Challenging Privacy? The civil use of drones in the UK, 12 June 2013

Nick Pickles, Director of Big Brother Watch and Sam Smith, Technologist at Privacy International were invited to speak to the APPG on the question, Challenging Privacy? The civil use of drones in the UK.  John Hemming MP chaired the meeting.  He began by explaining the background to the meeting.  Unmanned aerial vehicles, or drones, can provide a range of cost-effective solutions in areas such as environmental surveillance, policing, border security, to name but a few.  But these civil applications have been accompanied by concerns about the impact of drones on privacy and questions raised about the regulatory framework which governs the civil use of this technology.

John Hemming then introduced Nick Pickles of Big Brother Watch, an organisation created to challenge policies that threaten our privacy, our freedoms and our civil liberties, and to expose the true scale of the surveillance state.  Nick Pickles is a Law graduate of the University of Durham. He joined Big Brother Watch as Director in September 2011, with a background in corporate public relations and technology. Before joining Big Brother Watch he worked with small SMEs and multinational companies in corporate communications.  Since joining Big Brother Watch he has become one of the UK’s leading voices on privacy and civil liberties and gave oral evidence to the Joint Committee on the Draft Communications Data Bill.

The primary focus of Nick’s comments were the gaps in regulation governing the civil use of drones by public authorities.  He began by discussing the regulations as set out by the Civil Aviation Authority, which are based on model aircraft.  This regime doesn’t currently cover aircraft weighing less than 20kg, which also do not require airworthiness approval, registration and only requires operating permission if it used for aerial work purposes or if it is flown close to people and property.  Surveillance directed at an individual, or which is covert in nature, is covered by the Regulation of Investigatory Powers Act (RIPA).  Currently the application of the legal framework which governs CCTV camera use is considered by Government to be sufficient for overt use.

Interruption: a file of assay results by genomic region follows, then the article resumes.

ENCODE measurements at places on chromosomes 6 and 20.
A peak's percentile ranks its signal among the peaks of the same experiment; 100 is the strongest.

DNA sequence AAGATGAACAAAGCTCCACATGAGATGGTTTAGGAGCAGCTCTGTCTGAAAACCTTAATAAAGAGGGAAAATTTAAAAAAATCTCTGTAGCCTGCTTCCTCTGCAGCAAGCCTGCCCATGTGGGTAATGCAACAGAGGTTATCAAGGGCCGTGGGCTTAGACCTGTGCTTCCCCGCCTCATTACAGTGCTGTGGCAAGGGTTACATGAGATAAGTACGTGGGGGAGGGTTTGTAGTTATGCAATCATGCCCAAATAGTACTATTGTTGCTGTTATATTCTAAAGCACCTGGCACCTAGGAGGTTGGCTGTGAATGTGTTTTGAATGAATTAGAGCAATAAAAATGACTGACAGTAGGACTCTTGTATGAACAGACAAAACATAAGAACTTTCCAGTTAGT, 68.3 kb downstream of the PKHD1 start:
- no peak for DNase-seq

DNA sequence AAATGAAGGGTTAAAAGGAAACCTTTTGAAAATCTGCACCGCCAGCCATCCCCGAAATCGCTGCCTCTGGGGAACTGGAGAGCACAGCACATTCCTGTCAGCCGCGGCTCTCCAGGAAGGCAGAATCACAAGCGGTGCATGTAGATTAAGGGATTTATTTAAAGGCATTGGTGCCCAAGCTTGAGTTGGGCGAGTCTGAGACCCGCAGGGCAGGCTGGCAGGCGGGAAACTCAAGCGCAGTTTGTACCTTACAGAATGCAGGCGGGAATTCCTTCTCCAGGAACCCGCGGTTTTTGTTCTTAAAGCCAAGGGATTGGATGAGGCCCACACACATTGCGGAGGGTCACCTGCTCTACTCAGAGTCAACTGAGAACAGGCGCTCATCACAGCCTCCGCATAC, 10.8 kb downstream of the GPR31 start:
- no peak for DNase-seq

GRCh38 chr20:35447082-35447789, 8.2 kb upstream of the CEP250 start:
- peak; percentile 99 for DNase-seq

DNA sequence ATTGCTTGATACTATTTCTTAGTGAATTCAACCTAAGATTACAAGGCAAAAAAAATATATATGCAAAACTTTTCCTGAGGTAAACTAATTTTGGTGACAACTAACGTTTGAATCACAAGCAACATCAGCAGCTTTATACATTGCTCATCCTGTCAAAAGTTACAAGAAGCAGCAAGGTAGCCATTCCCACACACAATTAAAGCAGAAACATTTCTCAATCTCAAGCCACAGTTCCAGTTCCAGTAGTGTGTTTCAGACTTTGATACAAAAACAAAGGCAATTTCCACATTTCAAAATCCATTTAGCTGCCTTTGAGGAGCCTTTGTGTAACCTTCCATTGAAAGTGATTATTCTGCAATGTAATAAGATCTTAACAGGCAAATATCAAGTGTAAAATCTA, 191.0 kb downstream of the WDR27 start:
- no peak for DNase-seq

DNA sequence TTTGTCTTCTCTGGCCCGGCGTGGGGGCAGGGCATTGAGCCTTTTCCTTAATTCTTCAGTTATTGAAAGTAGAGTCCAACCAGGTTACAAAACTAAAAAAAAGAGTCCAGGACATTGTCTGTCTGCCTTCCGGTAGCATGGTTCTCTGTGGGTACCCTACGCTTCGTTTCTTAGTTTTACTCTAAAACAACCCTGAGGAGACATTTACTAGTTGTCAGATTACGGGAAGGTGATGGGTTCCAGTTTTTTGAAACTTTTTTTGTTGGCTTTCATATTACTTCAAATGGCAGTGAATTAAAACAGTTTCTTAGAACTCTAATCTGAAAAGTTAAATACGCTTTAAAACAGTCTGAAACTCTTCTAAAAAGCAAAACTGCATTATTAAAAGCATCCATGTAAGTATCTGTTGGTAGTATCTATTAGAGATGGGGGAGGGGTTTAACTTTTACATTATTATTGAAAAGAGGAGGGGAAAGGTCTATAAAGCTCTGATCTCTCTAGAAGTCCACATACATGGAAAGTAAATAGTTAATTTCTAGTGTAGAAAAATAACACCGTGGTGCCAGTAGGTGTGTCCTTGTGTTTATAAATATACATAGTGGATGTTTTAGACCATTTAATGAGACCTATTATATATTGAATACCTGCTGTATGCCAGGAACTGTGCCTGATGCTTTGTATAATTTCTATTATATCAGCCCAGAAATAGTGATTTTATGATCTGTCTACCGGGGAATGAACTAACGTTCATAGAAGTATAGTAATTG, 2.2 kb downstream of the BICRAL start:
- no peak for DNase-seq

However, he flagged the point that there is now, increasingly available to the general public, advanced technology which enables more extensive public surveillance.  He cited the example of a drone, armed with a camera, able to fly up and down the gardens of an ordinary suburban street. What regulation would govern this use? Who would the public call to report this?  The answer is the Information Commissioner who deals with breaches of the Data Protection Act, but how many ordinary people would be aware of this office? Further, private surveillance cameras are exempt from the Data Protection Act.  Questions also arose as to who was flying the drones and where the images were being stored.  For CTTV, there is the requirement that the public be given notice that a camera was in use; this could not be the case with a drone.

Nick highlighted the flaws in the applicable regulations: one set of regulations applied to the physical flying of the drone and the other set of regulations to the payload.  However, there was nothing which combined the two regimes to address the particular setup of a drone; it was this absence of tailored regulations which was, in his view, problematic.  He drew attention to the use of drones by Texan border police, which are now able to fire bean bags at suspects.  The ability to attach a range of complex technology to a drone was significant, from non-lethal crowd control methods to thermal imaging equipment.  He advocated the need to update the Data Protection Act as method of addressing the proliferation and increased use of this technology.  He pointed to the paucity of section 55 of the Data Protection Act which was concerned with the unauthorised collection of data but noted that this was rarely used by the authorities and did not carry a custodial sentence.  Nick indicated that there were relatively clear laws around the use of information gathered via such methods and their ability to be used in court, for example.  However, in contrast, private use remained unregulated and thus open to abuse.